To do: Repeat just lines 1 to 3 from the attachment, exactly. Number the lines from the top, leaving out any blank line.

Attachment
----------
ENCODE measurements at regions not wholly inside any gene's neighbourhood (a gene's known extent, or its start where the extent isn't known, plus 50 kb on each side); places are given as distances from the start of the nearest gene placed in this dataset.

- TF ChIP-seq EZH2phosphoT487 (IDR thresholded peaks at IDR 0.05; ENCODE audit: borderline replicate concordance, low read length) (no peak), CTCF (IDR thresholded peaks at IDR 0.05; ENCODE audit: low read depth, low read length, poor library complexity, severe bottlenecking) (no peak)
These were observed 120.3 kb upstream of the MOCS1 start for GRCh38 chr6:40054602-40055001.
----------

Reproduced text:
ENCODE measurements at regions not wholly inside any gene's neighbourhood (a gene's known extent, or its start where the extent isn't known, plus 50 kb on each side); places are given as distances from the start of the nearest gene placed in this dataset.

- TF ChIP-seq EZH2phosphoT487 (IDR thresholded peaks at IDR 0.05; ENCODE audit: borderline replicate concordance, low read length) (no peak), CTCF (IDR thresholded peaks at IDR 0.05; ENCODE audit: low read depth, low read length, poor library complexity, severe bottlenecking) (no peak)
These were observed 120.3 kb upstream of the MOCS1 start for GRCh38 chr6:40054602-40055001.